Costly Recruiting Mistakes and How to Avoid Them
When a company takes on a new employee who turns out to not be a good fit for their job it can be extremely expensive.
Whatever the reason (lack of ability, lack of skills, not a 'fit' for the job or the environment), an ineffective or unhappy employee will not do as good a job, and the effects of that can ripple out through the company, and its clients or customers.
Loss of money, loss of business, loss of reputation and loss of morale can all result.
But how did this unsuitable person end up in the job in the first place? Usually because of failures in the recruitment process. So let's take a look at various things that should be done to make sure that your company is not one of those that ends up paying the price for poor recruitment.
Communication is vital
It sounds so obvious, but the recruiter (external or internal) and the manager(s)-to-be of the successful applicant must establish and maintain good communication. At the outset, all information about the job must be crystal clear; as the interview and selection process gets underway, regular feedback and dialogue is essential.
Getting the job description right
We've written recently about the importance of a quality job description; the responsibility for this is shared between the recruiter and the manager(s)-to-be. If the job listing is poorly written, vague, ambiguous, or boring, then top candidates won't apply. If a successful candidate finds out their new job does not do what it said on the tin, then they'll probably under perform - and then leave.
Favouritism and nepotism
By all means consider interviewing applicants that are friends or relatives of current employees, but for goodness sake don't let that be your only talent pool. The best-suited person for the job is, in the vast majority of cases, most definitely not the MD's nephew.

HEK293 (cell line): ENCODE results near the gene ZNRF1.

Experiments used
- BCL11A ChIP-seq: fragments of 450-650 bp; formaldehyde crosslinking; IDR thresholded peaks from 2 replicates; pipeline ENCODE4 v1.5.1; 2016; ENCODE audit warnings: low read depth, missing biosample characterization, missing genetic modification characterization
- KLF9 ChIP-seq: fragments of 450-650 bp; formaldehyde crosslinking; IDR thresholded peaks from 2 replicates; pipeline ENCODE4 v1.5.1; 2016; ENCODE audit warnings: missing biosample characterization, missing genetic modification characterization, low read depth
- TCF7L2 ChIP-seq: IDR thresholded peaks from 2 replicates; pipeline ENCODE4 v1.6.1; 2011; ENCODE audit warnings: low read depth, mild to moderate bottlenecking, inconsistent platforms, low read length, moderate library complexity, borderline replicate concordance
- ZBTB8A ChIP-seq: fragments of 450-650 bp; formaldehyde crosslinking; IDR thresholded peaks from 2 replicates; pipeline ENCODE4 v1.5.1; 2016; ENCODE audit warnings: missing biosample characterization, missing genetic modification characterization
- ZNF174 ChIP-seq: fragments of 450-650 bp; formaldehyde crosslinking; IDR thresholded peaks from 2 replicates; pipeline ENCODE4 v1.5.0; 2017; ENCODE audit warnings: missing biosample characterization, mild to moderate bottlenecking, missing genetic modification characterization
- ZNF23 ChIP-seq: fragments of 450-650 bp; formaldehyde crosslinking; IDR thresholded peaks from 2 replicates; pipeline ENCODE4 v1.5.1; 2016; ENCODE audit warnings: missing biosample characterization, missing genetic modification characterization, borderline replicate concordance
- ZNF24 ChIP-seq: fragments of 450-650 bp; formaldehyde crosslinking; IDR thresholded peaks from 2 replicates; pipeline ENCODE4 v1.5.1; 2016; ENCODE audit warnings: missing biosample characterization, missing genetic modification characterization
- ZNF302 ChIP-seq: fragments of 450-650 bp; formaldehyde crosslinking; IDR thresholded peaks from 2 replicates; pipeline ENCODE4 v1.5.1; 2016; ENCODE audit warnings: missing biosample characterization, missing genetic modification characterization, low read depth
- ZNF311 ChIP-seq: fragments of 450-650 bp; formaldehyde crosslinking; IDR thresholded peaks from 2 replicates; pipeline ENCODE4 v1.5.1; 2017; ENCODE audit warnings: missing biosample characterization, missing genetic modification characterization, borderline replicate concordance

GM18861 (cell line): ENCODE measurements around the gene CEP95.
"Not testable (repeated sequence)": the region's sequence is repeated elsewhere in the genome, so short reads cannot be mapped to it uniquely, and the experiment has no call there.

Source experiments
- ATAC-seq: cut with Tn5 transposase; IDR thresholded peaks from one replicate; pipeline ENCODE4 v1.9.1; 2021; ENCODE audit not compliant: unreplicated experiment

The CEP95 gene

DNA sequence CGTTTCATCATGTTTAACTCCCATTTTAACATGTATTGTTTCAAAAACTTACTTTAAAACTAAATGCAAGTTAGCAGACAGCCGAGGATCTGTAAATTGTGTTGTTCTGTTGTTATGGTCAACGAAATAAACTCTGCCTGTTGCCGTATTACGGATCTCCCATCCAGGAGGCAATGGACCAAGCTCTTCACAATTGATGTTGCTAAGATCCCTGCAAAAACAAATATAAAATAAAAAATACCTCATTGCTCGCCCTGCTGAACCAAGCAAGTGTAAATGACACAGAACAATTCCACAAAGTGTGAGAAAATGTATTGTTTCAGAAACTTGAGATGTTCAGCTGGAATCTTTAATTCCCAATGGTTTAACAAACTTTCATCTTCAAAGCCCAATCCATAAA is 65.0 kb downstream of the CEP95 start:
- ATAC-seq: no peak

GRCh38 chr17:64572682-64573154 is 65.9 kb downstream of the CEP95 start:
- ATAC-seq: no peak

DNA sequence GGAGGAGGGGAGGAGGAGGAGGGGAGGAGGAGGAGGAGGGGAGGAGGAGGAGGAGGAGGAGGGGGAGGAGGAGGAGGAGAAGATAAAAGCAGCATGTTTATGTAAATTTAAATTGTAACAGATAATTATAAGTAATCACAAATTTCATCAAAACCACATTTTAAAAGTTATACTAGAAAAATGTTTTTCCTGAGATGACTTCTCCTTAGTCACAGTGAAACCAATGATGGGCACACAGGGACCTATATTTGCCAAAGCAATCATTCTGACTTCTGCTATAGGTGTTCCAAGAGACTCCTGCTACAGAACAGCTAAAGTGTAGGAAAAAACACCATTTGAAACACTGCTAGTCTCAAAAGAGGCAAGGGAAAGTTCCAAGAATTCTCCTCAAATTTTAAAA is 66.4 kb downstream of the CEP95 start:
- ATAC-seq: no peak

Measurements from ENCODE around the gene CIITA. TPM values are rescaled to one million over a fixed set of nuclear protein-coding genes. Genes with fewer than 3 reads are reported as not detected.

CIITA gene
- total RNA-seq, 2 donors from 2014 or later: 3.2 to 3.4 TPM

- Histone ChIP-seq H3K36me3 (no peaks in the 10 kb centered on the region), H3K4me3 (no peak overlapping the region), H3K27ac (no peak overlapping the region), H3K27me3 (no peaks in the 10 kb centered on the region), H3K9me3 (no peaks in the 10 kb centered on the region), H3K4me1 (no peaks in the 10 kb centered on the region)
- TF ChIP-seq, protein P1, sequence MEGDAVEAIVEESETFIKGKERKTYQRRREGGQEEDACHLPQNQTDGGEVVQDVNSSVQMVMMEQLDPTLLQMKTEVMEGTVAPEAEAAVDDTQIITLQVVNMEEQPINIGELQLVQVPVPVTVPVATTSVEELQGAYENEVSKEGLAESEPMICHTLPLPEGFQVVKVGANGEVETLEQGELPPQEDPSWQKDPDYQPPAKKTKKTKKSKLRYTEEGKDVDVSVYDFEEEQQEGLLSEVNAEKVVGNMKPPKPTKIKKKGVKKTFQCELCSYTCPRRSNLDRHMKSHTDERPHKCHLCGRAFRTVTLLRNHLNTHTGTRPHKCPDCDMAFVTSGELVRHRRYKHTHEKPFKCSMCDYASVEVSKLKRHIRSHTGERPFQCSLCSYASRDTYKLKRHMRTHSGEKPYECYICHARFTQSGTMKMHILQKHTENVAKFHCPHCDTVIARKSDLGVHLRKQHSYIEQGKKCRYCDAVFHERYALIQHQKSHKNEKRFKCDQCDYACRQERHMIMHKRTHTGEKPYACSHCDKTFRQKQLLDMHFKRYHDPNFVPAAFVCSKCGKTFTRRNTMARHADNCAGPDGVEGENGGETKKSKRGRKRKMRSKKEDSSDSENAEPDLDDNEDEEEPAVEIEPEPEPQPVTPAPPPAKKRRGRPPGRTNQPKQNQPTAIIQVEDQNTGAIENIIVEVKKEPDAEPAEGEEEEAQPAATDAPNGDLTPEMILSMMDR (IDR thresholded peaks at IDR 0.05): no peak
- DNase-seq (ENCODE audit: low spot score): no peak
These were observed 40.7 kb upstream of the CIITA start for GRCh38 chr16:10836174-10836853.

Discriminating based on age or looks
It's a sad fact that many companies still end up giving jobs to younger, better-looking people, and even sadder that we need to point out that this is such a mistake, not to mention something that there is legislation against. Good looks do not always accompany brains, and older applicants often have a better work ethic, are better team players, more productive, more consistent and more committed.
Mistakes at interview
In house recruiters sometimes make the mistake of sharing office politics and gossip with candidates, forgetting that their job is not just to assess the candidate but to sell them on the company. Then there are poor (or even absent) interview questions that mean that candidates aren't vetted for core competencies, the non-negotiable criteria for the position, or their perception of the company and the likelihood of there being a good cultural fit.
Over-valuing the candidate's presentation
If the candidate is not going to be client-facing, in a sales-based or liaison role, then how important is their appearance, their confidence, charming personality, or wit? Properly chosen interview questions that require a candidate to demonstrate real depth of knowledge in their specialist field will help you separate those that impress at interview from those that will be truly effective.
Lack of respect for candidates
We've written about treating candidates with respect before, so we'll just touch on it briefly here: always acknowledge applications, always give feedback, and always return calls. Never leave closed positions apparently open on job boards (or worse still, create adverts for jobs that don't exist) to try to build a talent pool or pipeline. And, once you have your chosen candidate, do devote real resources to training them and helping them settle into their new job.
Always check references, and don't put too much credibility into them; carry out your own background checks too.
Finally, when it comes to salary, don't try to pay under the market rate; your employee will find out, and will feel undervalued. You are risking poor performance and eventual loss of that person. Putting off hiring is usually a false economy too; pressurised managers who have been under-resourced for too long are more likely to approve the first person that looks like even a partial match for the job.